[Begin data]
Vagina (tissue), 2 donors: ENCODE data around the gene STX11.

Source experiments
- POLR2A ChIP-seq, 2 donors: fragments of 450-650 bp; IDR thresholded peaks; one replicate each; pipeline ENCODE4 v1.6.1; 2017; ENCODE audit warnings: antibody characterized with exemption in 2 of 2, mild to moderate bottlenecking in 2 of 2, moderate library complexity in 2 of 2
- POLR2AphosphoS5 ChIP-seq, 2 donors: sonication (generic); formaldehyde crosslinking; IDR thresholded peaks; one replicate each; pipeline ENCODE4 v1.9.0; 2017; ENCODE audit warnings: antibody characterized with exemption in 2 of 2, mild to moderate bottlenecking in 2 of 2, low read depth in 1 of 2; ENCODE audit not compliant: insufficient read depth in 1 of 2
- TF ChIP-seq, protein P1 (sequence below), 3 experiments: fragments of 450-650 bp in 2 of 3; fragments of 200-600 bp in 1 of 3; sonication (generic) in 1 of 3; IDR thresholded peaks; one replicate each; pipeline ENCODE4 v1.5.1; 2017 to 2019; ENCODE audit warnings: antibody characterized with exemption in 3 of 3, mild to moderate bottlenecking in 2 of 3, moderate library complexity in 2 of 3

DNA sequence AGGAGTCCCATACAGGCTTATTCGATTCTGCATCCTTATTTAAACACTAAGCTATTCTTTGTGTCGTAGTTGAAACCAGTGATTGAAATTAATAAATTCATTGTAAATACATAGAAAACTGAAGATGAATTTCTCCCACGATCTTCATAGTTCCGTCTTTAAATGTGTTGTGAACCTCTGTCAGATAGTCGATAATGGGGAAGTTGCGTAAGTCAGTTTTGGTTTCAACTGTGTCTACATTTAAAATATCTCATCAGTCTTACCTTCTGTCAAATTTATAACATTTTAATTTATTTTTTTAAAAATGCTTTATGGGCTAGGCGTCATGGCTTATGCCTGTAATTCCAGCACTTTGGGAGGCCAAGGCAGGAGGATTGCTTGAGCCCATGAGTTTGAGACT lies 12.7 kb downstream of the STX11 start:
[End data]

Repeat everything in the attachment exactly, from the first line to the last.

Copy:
Vagina (tissue), 2 donors: ENCODE data around the gene STX11.

Source experiments
- POLR2A ChIP-seq, 2 donors: fragments of 450-650 bp; IDR thresholded peaks; one replicate each; pipeline ENCODE4 v1.6.1; 2017; ENCODE audit warnings: antibody characterized with exemption in 2 of 2, mild to moderate bottlenecking in 2 of 2, moderate library complexity in 2 of 2
- POLR2AphosphoS5 ChIP-seq, 2 donors: sonication (generic); formaldehyde crosslinking; IDR thresholded peaks; one replicate each; pipeline ENCODE4 v1.9.0; 2017; ENCODE audit warnings: antibody characterized with exemption in 2 of 2, mild to moderate bottlenecking in 2 of 2, low read depth in 1 of 2; ENCODE audit not compliant: insufficient read depth in 1 of 2
- TF ChIP-seq, protein P1 (sequence below), 3 experiments: fragments of 450-650 bp in 2 of 3; fragments of 200-600 bp in 1 of 3; sonication (generic) in 1 of 3; IDR thresholded peaks; one replicate each; pipeline ENCODE4 v1.5.1; 2017 to 2019; ENCODE audit warnings: antibody characterized with exemption in 3 of 3, mild to moderate bottlenecking in 2 of 3, moderate library complexity in 2 of 3

DNA sequence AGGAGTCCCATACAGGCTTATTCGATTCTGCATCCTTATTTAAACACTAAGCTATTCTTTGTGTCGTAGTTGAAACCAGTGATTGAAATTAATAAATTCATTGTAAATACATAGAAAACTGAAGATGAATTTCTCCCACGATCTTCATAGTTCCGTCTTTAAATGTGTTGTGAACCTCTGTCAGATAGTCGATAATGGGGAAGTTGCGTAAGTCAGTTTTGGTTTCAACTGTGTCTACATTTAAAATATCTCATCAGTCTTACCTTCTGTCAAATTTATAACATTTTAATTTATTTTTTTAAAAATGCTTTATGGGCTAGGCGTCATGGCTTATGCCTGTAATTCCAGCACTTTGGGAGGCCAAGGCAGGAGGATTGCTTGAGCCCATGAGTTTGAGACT lies 12.7 kb downstream of the STX11 start: